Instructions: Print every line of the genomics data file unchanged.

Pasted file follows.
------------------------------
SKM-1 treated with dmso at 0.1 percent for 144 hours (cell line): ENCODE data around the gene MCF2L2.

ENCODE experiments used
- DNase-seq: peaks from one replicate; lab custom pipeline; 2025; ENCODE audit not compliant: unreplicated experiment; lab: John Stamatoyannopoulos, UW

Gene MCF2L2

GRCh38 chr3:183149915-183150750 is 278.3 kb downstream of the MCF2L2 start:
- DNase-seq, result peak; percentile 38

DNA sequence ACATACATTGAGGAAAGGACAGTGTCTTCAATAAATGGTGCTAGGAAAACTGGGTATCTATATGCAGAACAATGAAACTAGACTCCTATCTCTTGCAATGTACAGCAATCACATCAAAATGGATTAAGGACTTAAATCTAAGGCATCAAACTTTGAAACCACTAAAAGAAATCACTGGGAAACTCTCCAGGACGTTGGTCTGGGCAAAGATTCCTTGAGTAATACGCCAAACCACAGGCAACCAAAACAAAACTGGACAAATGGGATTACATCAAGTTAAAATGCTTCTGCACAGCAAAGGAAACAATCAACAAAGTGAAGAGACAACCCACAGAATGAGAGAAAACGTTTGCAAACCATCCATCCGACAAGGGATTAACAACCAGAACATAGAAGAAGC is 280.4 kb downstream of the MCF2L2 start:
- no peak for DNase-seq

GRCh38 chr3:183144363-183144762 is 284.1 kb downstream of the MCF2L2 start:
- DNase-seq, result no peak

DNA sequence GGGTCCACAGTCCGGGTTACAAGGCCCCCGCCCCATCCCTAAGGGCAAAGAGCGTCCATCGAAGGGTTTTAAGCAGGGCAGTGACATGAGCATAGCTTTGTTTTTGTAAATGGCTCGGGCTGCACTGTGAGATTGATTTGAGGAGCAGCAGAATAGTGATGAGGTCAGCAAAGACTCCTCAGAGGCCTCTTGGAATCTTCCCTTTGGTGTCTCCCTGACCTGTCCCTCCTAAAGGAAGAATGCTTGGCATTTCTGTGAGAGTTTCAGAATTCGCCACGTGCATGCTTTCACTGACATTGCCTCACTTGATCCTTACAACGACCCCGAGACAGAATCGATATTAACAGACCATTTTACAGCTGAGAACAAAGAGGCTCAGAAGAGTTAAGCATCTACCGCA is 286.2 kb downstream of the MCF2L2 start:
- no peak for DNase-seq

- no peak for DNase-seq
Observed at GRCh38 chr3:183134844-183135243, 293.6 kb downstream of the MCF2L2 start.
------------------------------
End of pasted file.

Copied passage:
SKM-1 treated with dmso at 0.1 percent for 144 hours (cell line): ENCODE data around the gene MCF2L2.

ENCODE experiments used
- DNase-seq: peaks from one replicate; lab custom pipeline; 2025; ENCODE audit not compliant: unreplicated experiment; lab: John Stamatoyannopoulos, UW

Gene MCF2L2

GRCh38 chr3:183149915-183150750 is 278.3 kb downstream of the MCF2L2 start:
- DNase-seq, result peak; percentile 38

DNA sequence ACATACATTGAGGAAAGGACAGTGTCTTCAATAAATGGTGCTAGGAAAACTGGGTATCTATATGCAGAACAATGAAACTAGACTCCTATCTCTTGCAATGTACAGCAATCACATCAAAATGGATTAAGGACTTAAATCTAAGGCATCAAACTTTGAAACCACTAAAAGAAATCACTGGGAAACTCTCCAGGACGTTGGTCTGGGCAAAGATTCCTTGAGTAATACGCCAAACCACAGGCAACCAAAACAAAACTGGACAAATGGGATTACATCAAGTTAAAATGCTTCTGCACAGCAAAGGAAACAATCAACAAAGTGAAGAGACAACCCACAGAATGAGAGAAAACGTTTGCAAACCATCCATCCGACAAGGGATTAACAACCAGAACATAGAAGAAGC is 280.4 kb downstream of the MCF2L2 start:
- no peak for DNase-seq

GRCh38 chr3:183144363-183144762 is 284.1 kb downstream of the MCF2L2 start:
- DNase-seq, result no peak

DNA sequence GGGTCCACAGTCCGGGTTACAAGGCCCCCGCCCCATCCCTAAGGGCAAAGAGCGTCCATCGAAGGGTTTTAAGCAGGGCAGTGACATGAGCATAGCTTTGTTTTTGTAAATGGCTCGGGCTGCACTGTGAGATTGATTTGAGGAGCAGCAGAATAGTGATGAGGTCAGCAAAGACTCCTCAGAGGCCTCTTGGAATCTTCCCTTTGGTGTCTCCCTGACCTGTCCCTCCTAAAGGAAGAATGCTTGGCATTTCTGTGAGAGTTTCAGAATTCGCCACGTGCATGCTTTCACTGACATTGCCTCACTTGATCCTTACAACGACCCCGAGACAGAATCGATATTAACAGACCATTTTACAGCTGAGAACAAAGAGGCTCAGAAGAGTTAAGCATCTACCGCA is 286.2 kb downstream of the MCF2L2 start:
- no peak for DNase-seq

- no peak for DNase-seq
Observed at GRCh38 chr3:183134844-183135243, 293.6 kb downstream of the MCF2L2 start.